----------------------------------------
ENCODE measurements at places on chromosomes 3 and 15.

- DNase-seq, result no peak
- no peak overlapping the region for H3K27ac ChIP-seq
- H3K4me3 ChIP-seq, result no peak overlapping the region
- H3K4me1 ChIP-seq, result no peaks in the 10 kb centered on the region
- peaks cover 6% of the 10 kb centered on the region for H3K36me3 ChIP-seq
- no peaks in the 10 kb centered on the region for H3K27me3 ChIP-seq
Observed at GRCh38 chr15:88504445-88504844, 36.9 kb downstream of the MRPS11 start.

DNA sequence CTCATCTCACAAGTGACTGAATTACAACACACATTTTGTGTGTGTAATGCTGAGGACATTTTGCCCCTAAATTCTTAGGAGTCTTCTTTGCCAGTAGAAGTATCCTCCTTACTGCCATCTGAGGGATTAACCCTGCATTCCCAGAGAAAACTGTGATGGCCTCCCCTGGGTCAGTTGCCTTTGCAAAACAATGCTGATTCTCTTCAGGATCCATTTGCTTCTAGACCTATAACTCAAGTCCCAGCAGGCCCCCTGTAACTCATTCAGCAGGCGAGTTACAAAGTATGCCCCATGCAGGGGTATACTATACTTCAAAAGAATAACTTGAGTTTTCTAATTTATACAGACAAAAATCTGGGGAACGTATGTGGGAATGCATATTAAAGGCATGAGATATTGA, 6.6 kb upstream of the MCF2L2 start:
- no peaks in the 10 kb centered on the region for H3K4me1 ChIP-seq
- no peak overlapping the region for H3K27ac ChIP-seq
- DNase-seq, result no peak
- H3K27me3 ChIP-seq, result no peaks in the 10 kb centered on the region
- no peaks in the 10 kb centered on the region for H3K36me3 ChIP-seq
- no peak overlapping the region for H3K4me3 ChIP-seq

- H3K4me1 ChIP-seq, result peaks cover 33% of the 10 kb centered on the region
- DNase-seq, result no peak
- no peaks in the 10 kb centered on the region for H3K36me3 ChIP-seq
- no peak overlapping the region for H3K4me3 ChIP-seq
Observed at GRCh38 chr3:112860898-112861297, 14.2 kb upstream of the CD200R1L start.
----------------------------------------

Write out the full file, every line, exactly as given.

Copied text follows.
ENCODE measurements at places on chromosomes 3 and 15.

- DNase-seq, result no peak
- no peak overlapping the region for H3K27ac ChIP-seq
- H3K4me3 ChIP-seq, result no peak overlapping the region
- H3K4me1 ChIP-seq, result no peaks in the 10 kb centered on the region
- peaks cover 6% of the 10 kb centered on the region for H3K36me3 ChIP-seq
- no peaks in the 10 kb centered on the region for H3K27me3 ChIP-seq
Observed at GRCh38 chr15:88504445-88504844, 36.9 kb downstream of the MRPS11 start.

DNA sequence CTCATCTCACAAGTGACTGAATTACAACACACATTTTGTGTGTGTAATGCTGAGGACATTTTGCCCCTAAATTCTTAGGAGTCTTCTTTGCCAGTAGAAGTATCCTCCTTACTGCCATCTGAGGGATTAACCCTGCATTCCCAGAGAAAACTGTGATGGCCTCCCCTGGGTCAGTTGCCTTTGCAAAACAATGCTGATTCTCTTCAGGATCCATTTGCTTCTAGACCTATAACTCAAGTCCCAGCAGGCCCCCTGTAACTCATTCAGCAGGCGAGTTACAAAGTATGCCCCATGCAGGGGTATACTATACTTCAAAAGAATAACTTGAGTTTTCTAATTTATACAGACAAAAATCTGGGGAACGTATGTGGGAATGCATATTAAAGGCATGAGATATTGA, 6.6 kb upstream of the MCF2L2 start:
- no peaks in the 10 kb centered on the region for H3K4me1 ChIP-seq
- no peak overlapping the region for H3K27ac ChIP-seq
- DNase-seq, result no peak
- H3K27me3 ChIP-seq, result no peaks in the 10 kb centered on the region
- no peaks in the 10 kb centered on the region for H3K36me3 ChIP-seq
- no peak overlapping the region for H3K4me3 ChIP-seq

- H3K4me1 ChIP-seq, result peaks cover 33% of the 10 kb centered on the region
- DNase-seq, result no peak
- no peaks in the 10 kb centered on the region for H3K36me3 ChIP-seq
- no peak overlapping the region for H3K4me3 ChIP-seq
Observed at GRCh38 chr3:112860898-112861297, 14.2 kb upstream of the CD200R1L start.